The Southern African Science Service Centre for Climate Change and Adaptive Land Management (SASSCAL) was privileged to participate in the International Climate Change Conference, organised by The Southern Times Newspaper for Southern Africa and the Ministry of Environment and Tourism. The conference was held on 12 October 2017 at the Windhoek Country Club. The conference attracted delegates from the SADC region, members of the diplomatic corps, heads of the Namibian corporate sector and other dignitaries who play a pivotal role in combating climate change.
During the opening session of the conference, Hon Pohamba Shifeta, Minister of Environment and Tourism, welcomed the participants and thanked the organisers for hosting such an important event. Hon Shifeta welcomed the Minister of Presidential Affairs, Hon Frans Kapofi, who officially opened the proceedings. Hon Kapofi said that the conference had created a platform for organisations actively involved in climate change interventions. He said that government was committed to supporting this move as reflected in the national climate change policy that was approved in 2011 and the related change strategy and action plan (2013) that are crucial to climate change mitigation and adaptation initiatives. Hon Kapofi further mentioned that government has thus far developed programmes, such as climate smart agriculture, that support sustainable economic development. Hon Kapofi said that Namibia was also privileged to host the Green Climate Fund through the Environmental Investment Fund of Namibia that facilitates access to resources to implement climate change interventions. Finally, he challenged everyone to spread awareness on climate change and to help protect and conserve the environment for the benefit of future generations.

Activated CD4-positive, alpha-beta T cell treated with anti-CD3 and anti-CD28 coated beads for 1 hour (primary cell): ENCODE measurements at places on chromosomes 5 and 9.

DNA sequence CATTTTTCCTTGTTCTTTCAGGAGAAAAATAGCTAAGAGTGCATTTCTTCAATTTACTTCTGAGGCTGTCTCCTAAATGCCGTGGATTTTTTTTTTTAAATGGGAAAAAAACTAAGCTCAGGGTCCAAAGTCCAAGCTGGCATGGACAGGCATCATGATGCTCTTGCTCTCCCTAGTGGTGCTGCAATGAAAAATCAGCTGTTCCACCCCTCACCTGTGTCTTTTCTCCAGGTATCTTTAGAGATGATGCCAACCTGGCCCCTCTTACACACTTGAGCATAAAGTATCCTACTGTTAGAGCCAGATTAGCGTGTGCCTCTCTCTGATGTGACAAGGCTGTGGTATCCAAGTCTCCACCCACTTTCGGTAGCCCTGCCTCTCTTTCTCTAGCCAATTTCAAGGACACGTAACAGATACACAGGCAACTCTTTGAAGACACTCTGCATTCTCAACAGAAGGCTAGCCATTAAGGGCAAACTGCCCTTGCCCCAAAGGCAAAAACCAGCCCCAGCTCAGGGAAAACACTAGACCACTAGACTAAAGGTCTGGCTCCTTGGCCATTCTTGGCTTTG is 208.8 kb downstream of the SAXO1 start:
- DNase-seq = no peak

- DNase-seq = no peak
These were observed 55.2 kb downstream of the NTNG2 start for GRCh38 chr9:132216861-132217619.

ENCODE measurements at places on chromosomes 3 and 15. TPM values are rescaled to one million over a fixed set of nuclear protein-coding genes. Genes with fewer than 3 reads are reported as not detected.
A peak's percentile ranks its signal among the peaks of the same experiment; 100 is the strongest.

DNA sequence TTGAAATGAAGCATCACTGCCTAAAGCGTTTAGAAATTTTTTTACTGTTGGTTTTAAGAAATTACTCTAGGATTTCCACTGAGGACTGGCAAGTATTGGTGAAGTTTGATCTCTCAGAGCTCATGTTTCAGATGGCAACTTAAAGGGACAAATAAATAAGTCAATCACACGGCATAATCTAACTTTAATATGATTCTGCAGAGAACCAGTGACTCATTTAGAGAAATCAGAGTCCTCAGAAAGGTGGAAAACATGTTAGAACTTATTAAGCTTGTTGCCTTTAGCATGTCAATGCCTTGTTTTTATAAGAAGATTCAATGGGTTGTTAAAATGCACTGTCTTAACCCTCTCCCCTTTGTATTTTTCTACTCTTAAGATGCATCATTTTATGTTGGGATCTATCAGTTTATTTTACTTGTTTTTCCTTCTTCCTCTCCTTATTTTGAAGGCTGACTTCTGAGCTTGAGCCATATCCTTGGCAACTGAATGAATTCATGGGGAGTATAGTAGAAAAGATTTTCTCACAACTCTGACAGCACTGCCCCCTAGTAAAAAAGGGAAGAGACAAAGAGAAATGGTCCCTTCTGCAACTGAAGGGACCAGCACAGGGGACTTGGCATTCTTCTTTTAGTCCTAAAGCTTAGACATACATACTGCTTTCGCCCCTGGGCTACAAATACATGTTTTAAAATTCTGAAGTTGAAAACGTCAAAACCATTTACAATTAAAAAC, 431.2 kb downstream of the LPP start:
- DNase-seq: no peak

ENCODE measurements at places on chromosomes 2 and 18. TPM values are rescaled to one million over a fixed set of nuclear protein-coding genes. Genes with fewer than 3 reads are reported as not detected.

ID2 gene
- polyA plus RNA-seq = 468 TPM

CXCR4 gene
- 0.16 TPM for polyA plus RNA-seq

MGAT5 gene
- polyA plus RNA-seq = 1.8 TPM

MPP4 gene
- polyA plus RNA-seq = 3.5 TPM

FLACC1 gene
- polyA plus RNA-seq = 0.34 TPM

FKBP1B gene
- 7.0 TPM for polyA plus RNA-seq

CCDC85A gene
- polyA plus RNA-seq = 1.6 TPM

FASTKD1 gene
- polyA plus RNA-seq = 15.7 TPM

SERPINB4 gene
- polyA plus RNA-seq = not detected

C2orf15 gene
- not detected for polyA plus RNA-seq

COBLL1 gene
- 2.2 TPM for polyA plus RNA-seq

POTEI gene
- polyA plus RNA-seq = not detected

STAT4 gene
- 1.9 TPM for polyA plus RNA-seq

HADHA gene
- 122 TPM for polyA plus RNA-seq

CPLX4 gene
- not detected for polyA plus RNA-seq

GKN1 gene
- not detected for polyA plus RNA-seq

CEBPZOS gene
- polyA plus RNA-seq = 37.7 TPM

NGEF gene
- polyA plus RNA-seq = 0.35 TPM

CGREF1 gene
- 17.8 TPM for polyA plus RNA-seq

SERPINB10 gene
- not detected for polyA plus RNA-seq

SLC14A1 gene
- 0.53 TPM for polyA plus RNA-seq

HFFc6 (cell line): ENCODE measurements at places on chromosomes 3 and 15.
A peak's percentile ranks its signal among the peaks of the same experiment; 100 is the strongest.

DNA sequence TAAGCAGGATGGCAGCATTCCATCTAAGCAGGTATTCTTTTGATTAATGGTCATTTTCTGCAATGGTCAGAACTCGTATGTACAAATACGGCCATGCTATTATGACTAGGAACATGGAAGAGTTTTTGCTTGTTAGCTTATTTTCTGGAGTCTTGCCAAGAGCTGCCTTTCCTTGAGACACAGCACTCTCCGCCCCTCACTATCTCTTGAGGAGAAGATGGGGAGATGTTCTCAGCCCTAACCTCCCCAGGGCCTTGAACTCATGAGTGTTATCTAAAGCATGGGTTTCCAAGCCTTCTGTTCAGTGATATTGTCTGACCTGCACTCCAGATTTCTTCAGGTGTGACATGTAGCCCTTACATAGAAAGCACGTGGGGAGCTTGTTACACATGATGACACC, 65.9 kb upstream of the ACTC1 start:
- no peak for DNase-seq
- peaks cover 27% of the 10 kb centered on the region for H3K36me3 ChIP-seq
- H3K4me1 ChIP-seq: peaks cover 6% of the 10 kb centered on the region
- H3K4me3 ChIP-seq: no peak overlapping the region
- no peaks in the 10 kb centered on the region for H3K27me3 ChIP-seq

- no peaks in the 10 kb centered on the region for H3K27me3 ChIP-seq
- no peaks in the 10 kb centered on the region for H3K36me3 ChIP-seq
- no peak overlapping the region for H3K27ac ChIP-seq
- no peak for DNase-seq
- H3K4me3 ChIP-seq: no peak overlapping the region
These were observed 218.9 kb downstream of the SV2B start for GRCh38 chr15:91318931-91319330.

Dr Jane Olwoch was delighted to have been invited to present SASSCAL and its relevance to climate change in the SADC region. Dr Olwoch gave a brief overview on the vision of SASSCAL. She said that climate change remains a key issue impacting on the earth’s resources. Dr Olwoch said that changes in temperature and an increasing population have had adverse effects on the quality and availability of natural resources. She advised that this calls for countries to put in place strong adaptive strategies. Dr Olwoch commended Namibia for taking a leading role in this regard.
A high-level panel consisting of officials from government ministries responsible for the environment, tourism, agriculture, water, forestry, mining, energy, fisheries and marine resources, as well as representatives from the EU, SADC and UNDP, lead interesting discussions on what SADC countries can do to address the adverse impact of climate change in the fields of agriculture, energy, water, transport, and health.
The conference concluded with discussions on possible financial opportunities and made recommendations on the way forward.